Bruce Weber took one final look at the stat sheet and sighed.
It was moments after a 71-70 loss to Texas and the Kansas State coach was struggling to explain how the Wildcats let another game slip away. The words never came. Weber thought they played hard, avoided turnovers and grabbed loose balls, doing everything he asked of them. Yet they walked away with a loss. He was baffled.
“We won everything but the game,” Weber said.
Outplaying No. 25 Texas (18-10, 9-6 Big 12) in several areas meant little to K-State players when the final buzzer sounded. They needed a win, not another moral victory. This is a team that had the look of a potential NCAA Tournament team little more than two weeks ago, fresh off a victory over then-No. 1 Oklahoma. Today, their NIT prospects appear shaky.
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K-State (15-13, 4-11) has lost four of five since upsetting Oklahoma, with three of the losses coming at home and the other on the road to struggling Oklahoma State. The lone victory was at last-place TCU.
“It’s a tough loss, man,” said junior forward D.J. Johnson after scoring 16 points. “Same song.”
“I am definitely mad,” added senior guard Justin Edwards, who had 20 points, eight rebounds and five assists. “It is kind of a heartbreaker, because for most of the game we really played hard and we really wanted it.”
Desire wasn’t the issue. Isaiah Taylor was.
It’s easy to see why Texas hands the ball to him when it needs clutch points.
Taylor, a junior guard, was a monster throughout the second half, making one enormous play after the next on his way to 19 points. When the game tightened up, he directed the offense, often creating off the dribble and making an off-balance shot. His biggest basket may have been a three in the final minute to give Texas a 69-65 lead.
“I know that when I have a one-on-one opportunity a lot of teams load to the ball,” Taylor said. “When they load to the ball, they really just have to choose their poison … I just rose up and fortunately, it went in.”
He was the difference in this one. K-State got the Longhorns’ frontcourt into foul trouble, and elite shot-blocker Prince Ibeh fouled out with 4:01 remaining. That helped the Wildcats win the rebounding battle 36-27. They also took care of the ball, losing five turnovers.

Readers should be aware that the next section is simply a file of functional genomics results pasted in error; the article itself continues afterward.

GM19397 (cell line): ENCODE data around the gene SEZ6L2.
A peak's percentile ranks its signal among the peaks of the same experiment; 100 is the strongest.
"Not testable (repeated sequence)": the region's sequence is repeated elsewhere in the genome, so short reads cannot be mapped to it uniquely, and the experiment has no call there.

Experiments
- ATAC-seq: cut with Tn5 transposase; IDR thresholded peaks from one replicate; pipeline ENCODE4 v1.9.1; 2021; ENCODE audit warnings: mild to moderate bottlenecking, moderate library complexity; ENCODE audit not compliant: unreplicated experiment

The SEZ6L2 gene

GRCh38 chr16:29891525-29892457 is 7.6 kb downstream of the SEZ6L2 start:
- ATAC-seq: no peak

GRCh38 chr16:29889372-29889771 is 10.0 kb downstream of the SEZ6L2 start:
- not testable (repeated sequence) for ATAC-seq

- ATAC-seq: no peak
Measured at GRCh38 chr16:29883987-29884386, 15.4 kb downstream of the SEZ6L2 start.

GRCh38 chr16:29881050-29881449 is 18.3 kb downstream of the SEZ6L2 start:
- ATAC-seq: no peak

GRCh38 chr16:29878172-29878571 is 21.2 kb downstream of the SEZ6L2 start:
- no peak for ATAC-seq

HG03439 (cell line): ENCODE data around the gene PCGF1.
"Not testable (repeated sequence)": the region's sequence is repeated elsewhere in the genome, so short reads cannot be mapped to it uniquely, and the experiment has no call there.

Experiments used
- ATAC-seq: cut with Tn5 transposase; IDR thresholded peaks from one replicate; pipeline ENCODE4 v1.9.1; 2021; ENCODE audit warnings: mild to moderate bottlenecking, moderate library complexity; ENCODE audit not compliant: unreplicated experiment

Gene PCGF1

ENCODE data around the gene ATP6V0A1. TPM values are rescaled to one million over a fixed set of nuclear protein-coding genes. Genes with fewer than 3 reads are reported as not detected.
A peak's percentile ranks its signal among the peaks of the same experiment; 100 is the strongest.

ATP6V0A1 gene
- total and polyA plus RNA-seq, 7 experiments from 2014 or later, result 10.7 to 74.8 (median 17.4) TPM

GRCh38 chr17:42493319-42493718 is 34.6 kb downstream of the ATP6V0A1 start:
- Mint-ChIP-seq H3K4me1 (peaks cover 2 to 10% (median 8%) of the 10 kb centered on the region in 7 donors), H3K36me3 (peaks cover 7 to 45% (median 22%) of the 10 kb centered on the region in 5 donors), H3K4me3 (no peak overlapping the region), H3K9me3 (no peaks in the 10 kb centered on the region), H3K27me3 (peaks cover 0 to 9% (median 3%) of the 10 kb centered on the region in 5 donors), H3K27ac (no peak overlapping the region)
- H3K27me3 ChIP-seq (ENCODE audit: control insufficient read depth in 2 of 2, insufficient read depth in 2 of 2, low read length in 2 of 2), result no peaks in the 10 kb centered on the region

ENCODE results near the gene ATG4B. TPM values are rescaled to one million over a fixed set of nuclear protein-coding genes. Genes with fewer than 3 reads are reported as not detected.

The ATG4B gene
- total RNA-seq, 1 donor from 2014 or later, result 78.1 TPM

But none of that was enough to overcome the lack of a go-to scorer.
“We don’t have a guy like that,” Weber said. “We need experience. We need a little more seasoning.”
While Texas knew where to go in important moments, K-State hesitated. That was most evident on the final possession when the Wildcats had an opportunity to win at the buzzer.
Barry Brown brought the ball up court and passed to freshman Dean Wade on the wing. Wade was coming off a ball screen and had an open look, but he didn’t take it. Instead, he faked a shot and looked to pass. Johnson had a mismatch inside against Texas freshman guard Kerwin Roach, but Johnson originally asked for an entry pass on the other side of the paint. By the time he moved in front of Wade, his advantage was less obvious.
With Johnson covered, Wade looked to a cutting Wesley Iwundu on the base line, but he was also blocked. Eventually, Wade launched a three that missed short.
Edwards curiously was never in position to touch the ball. He has now scored in double figures in six straight games.
Still, Weber said the play went according to plan and he expected Wade to make the shot. Wade has been up-and-down lately, and passed up several shots Monday. But he scored eight points in the second half and his confidence appeared on the rise.
“I don’t think it was a bad shot at all,” Edwards said. “I am happy he took that shot. I think it was a great shot. He probably makes that shot eight out of 10 times every time in practice.”
“It was a great shot,” Weber said. “Next time, he will make that shot, and he will make a bunch of them before his career is over.”
Texas controlled things most of the way, taking a 38-35 halftime lead on a three from Kendal Yancy and never trailing in the second half. It led by as many as eight, but the Wildcats made a push behind Edwards, Johnson and Wesley Iwundu, who scored 12 points.
They did a lot of things well. It simply wasn’t enough.
Kellis Robinett: @kellisrobinett